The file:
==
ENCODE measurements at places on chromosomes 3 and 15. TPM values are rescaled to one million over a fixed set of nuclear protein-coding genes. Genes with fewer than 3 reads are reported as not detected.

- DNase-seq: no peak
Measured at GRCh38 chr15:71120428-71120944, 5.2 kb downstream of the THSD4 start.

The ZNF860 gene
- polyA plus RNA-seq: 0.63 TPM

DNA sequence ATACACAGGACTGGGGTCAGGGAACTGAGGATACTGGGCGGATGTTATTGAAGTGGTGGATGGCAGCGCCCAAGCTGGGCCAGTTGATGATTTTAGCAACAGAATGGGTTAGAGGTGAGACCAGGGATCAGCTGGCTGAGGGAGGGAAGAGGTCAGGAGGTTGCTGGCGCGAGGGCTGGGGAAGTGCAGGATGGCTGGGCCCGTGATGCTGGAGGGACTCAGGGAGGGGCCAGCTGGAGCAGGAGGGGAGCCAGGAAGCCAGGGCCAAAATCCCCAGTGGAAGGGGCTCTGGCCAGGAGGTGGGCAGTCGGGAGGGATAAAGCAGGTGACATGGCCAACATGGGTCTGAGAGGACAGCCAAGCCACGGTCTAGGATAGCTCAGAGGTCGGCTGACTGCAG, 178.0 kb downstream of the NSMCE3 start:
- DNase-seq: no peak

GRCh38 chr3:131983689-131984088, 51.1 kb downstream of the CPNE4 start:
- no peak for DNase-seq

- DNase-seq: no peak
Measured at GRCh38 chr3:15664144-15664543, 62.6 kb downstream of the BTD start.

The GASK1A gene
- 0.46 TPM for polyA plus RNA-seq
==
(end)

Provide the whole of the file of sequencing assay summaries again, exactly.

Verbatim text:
ENCODE measurements at places on chromosomes 3 and 15. TPM values are rescaled to one million over a fixed set of nuclear protein-coding genes. Genes with fewer than 3 reads are reported as not detected.

- DNase-seq: no peak
Measured at GRCh38 chr15:71120428-71120944, 5.2 kb downstream of the THSD4 start.

The ZNF860 gene
- polyA plus RNA-seq: 0.63 TPM

DNA sequence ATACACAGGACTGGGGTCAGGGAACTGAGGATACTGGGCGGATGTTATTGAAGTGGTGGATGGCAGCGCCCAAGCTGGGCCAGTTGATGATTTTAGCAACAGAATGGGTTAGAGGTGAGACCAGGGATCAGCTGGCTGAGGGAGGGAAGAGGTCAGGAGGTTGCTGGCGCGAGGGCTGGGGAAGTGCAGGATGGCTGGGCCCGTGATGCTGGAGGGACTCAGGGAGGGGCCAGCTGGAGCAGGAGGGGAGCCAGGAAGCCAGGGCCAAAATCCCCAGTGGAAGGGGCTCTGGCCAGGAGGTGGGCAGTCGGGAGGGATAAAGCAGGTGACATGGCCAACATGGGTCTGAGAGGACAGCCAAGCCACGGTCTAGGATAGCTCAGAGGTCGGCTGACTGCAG, 178.0 kb downstream of the NSMCE3 start:
- DNase-seq: no peak

GRCh38 chr3:131983689-131984088, 51.1 kb downstream of the CPNE4 start:
- no peak for DNase-seq

- DNase-seq: no peak
Measured at GRCh38 chr3:15664144-15664543, 62.6 kb downstream of the BTD start.

The GASK1A gene
- 0.46 TPM for polyA plus RNA-seq